Ohne groß auf den Inhalt einzugehen, hatte ich auch mit der Handlung ein paar Probleme. Das Grundgerüst ist überschaubar, die "Überraschung" beim Ende sehr vorhersehbar. Sehr lange Zeit passiert kaum etwas, es geht nur um das Mobbing und Judes nervtötende Schwester und eine kleine Liebesgeschichte. Viele Dinge ergeben keinen Sinn und sind überdramatisiert dargestellt. Bis zum eigentlichen Finale passiert eigentlich nüscht. Obwohl man weiß, dass irgendeine Falle kommt, wird nichts getan. Das hat mich aufgeregt. Einen roten Faden habe ich auch nicht wirklich entdecken können, mir war sehr lange Zeit nicht klar, in welche Richtung das Buch denn nun eigentlich gehen würde, und auch die Auflösung war dann nicht wirklich überzeugend. Mit der schwachen Handlung kamen dann auch Logikfehler oder einfach Dinge, die nicht so gut passten. Es hat sich mir nicht erschlossen, warum Jude nicht einfach in die menschliche Welt abhaut. Es wird nie richtig erklärt, wie die Welten miteinander verbunden sind, dabei wäre das wirklich interessant gewesen. Die vielen Courts wurden einfach nur hingeklatscht, die Personen blieben vage im Gedächtnis. Die ganze Geschichte mit Taryn war so unnötig und nervtötend, dass ich das Ebook gerne in die Ecke gepfeffert hätte. Und dass man einfach zu verfeindeten Lagern hingeht und sagt: Hey, machste bei unserem Coup mit, und alle es abnicken, macht einfach keinen Sinn. Wie so vieles einfach zu blass.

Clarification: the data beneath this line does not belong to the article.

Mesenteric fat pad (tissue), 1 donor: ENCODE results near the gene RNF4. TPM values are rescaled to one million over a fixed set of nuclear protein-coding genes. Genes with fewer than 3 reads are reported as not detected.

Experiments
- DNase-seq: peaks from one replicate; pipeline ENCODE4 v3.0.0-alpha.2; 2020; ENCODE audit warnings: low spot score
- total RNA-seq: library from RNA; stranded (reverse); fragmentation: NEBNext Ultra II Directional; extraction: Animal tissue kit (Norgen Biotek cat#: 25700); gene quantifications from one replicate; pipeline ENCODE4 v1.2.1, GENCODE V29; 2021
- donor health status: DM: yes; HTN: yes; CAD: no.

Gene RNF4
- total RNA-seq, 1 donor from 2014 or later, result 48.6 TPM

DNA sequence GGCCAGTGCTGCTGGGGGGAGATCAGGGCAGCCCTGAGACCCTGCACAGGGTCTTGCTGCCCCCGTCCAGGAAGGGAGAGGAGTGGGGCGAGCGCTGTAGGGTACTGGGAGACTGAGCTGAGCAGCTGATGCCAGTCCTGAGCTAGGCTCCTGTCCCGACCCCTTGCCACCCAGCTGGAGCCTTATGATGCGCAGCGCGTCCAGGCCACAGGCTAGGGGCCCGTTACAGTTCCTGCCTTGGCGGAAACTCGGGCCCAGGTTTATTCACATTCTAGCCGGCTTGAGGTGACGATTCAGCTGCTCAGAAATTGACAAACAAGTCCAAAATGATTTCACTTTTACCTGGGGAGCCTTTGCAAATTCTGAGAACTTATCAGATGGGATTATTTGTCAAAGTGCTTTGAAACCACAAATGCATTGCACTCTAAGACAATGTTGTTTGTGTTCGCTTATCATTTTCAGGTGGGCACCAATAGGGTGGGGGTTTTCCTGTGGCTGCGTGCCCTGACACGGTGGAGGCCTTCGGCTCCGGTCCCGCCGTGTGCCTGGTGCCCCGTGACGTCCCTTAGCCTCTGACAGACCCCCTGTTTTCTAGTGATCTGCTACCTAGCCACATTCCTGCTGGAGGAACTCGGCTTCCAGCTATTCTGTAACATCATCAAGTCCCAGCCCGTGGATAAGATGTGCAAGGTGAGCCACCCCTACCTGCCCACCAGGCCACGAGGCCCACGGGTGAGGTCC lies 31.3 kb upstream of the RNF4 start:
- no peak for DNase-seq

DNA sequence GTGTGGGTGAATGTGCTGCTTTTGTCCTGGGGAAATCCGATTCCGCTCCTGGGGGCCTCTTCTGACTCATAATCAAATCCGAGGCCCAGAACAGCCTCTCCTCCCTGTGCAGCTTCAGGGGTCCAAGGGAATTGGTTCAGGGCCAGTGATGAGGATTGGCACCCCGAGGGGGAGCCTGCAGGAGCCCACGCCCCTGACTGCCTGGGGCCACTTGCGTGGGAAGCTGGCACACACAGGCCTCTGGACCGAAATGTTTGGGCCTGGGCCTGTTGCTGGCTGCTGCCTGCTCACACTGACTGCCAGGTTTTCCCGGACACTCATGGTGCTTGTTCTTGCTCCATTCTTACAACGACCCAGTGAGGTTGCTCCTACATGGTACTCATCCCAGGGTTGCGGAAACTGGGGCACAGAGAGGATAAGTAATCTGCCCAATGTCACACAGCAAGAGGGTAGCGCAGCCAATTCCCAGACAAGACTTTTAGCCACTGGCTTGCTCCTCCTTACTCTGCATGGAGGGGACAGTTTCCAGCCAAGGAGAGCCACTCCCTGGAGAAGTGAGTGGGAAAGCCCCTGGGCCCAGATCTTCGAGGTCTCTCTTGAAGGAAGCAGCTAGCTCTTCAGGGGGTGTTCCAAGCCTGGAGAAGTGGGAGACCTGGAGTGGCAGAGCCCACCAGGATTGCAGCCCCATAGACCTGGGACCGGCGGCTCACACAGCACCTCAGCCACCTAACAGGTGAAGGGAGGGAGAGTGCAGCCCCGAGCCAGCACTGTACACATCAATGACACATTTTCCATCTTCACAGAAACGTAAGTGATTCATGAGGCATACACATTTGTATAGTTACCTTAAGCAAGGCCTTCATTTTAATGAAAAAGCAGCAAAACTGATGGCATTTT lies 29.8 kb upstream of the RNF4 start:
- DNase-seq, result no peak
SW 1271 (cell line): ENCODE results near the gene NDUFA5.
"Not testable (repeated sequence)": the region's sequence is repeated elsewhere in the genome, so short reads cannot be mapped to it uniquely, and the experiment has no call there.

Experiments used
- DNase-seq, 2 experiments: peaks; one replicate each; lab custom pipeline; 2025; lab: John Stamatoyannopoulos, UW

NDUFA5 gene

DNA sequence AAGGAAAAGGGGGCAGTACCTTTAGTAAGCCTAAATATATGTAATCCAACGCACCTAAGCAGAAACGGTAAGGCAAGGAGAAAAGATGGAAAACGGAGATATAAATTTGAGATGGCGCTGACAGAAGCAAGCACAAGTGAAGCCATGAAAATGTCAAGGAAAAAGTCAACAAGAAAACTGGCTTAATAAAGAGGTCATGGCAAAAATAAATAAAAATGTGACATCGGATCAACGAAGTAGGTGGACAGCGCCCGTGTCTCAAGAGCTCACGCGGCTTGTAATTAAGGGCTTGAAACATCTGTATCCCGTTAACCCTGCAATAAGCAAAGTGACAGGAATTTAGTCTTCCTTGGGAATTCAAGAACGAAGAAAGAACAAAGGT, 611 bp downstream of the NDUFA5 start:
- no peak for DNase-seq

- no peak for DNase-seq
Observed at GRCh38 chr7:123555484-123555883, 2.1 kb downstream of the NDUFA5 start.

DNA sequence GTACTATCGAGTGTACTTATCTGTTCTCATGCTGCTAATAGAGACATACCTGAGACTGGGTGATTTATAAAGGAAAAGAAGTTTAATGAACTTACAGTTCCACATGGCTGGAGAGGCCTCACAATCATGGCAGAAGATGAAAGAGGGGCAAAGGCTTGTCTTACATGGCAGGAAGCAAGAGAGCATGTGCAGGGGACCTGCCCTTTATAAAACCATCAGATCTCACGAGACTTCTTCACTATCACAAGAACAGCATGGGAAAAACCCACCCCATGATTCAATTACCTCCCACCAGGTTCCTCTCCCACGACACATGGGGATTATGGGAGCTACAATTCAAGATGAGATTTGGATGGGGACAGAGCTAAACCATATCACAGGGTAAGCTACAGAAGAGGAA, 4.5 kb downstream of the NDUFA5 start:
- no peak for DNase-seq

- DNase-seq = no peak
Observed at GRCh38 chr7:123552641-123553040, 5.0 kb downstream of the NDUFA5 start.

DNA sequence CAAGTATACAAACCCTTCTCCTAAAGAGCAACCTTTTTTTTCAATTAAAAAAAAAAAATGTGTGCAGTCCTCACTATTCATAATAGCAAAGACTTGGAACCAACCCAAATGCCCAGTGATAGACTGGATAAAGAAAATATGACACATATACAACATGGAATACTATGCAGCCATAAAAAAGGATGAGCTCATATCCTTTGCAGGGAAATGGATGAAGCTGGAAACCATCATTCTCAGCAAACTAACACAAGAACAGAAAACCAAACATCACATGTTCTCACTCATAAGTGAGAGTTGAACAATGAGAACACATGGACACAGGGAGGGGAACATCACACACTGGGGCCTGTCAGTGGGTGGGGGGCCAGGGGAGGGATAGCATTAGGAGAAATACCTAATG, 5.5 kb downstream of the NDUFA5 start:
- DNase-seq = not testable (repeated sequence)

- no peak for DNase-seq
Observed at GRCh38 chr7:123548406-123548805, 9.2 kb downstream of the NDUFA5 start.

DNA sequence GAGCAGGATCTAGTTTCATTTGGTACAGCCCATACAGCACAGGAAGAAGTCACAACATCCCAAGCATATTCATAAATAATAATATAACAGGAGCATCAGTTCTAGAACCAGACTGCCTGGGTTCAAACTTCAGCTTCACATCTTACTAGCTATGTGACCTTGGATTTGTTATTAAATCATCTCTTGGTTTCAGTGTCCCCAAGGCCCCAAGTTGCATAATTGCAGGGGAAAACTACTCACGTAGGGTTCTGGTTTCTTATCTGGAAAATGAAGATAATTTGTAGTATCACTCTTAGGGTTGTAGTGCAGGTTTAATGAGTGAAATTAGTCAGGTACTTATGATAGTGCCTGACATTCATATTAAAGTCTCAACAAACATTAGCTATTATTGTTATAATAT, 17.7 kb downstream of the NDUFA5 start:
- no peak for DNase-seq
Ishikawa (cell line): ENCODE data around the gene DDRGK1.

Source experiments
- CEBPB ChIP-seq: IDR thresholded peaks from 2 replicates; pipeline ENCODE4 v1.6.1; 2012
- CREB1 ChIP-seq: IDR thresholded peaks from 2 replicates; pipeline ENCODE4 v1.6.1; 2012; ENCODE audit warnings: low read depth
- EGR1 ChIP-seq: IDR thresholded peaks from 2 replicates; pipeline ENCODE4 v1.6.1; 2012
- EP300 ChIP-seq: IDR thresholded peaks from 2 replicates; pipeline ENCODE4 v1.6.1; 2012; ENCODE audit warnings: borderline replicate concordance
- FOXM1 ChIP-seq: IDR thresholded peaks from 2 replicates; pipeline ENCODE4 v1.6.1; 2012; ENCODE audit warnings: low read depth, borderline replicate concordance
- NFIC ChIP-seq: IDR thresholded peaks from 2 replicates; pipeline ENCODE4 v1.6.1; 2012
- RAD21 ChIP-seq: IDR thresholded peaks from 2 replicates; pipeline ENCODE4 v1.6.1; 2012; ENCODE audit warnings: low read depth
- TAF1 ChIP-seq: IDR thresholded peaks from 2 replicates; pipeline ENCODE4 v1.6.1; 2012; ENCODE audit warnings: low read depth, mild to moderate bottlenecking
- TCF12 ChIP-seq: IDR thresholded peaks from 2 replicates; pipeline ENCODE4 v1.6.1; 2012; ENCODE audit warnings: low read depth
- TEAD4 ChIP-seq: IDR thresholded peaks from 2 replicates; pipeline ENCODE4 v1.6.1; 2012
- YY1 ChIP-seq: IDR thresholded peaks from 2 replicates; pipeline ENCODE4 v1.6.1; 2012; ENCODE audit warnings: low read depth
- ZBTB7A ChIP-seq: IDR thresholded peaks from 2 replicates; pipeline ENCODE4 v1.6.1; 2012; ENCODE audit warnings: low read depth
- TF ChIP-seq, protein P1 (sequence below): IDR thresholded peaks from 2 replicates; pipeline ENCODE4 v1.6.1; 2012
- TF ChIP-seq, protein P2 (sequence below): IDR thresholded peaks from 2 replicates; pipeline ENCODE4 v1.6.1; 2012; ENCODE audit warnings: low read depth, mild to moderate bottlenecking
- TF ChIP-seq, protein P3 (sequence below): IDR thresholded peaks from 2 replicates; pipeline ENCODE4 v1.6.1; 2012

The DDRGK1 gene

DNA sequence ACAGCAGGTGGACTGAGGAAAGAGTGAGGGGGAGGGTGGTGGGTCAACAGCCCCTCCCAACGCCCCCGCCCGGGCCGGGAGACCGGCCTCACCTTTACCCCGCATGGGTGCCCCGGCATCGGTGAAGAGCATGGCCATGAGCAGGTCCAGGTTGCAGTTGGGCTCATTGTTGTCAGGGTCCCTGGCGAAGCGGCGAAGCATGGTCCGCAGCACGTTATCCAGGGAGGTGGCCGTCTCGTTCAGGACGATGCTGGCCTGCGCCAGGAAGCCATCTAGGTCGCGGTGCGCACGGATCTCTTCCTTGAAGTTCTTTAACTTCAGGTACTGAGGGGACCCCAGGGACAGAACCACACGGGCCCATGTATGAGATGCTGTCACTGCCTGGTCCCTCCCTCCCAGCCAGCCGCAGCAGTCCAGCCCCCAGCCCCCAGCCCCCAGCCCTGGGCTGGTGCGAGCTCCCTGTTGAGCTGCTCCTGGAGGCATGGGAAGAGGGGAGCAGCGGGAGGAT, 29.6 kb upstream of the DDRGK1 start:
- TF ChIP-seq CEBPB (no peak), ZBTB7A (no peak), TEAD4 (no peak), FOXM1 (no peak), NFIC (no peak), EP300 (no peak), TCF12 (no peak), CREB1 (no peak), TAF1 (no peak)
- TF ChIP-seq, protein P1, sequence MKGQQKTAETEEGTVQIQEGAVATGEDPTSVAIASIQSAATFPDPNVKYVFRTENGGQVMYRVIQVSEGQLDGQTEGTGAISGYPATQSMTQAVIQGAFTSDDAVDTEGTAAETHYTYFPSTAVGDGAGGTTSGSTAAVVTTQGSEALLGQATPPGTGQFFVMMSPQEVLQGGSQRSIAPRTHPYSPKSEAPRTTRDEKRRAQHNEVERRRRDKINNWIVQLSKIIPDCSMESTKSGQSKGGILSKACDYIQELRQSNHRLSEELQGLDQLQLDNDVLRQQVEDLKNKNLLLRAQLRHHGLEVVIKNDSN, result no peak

Mein größtes Problem war, dass viele Dinge so oft erwähnt wurden, dass sie irgendwann ihr Drama verloren. Feys sind grausam - das wird durchgekaut, aber richtige Gefahr kam irgendwie nie so richtig auf, auch, wenn es für Jude mal eng wurde (dafür ist aber auch der Schreibstil mitverantwortlich). Jude hat Angst, ständig, immer, aber ihre Handlungen zeigen das wirklich NIE. Jemand, der Angst hat, handelt eher so wie Taryn. Die Autorin wird nicht müde zu erwähnen, wie viel Angst Jude je hatte und wie sie damit zurechtkommt, aber immer mehr Angst hat - es geht so viel um Angst, dass man bei dem Wort irgendwann nur noch die Augen verdreht.
Der Schreibstil war in Ordnung. Den ganzen Aufwand, den man auf das Beschreiben der Kleider verwendet hat, hätte man besser in gute Charakterbeschreibungen investieren können. Oft kam mir der Stil gelangweilt vor, so als wüsste die Autorin genau, wo sie denn hin will, und schreibt es deswegen so langweilig wie möglich herunter. Ganz oft haben mir Detailbeschreibungen gefehlt, von Reaktionen, Gesichtern, ich hätte gerne mehr richtige Dialoge gehabt, die mehr als nur Drohungen gewesen wären.
Ich komme langsam besser zum Fazit: Der Anfang war gut und die ganze Welt hat mir gut gefallen, da ist definitiv viel Potential drin. Ich hatte öfter das Gefühl, dass mit den ganzen royalen Intrigen auf Game of Thrones angespielt wird, ohne dabei auch nur annähernd das Niveau zu erreichen. Mit besser ausgearbeiteten Charakteren hätte man schon viel erreichen können. Vielleicht ist für die Zielgruppe 16+ ansprechend, mich hat es nicht überzeugt, und ich werde auch die Fortsetzung nicht kaufen.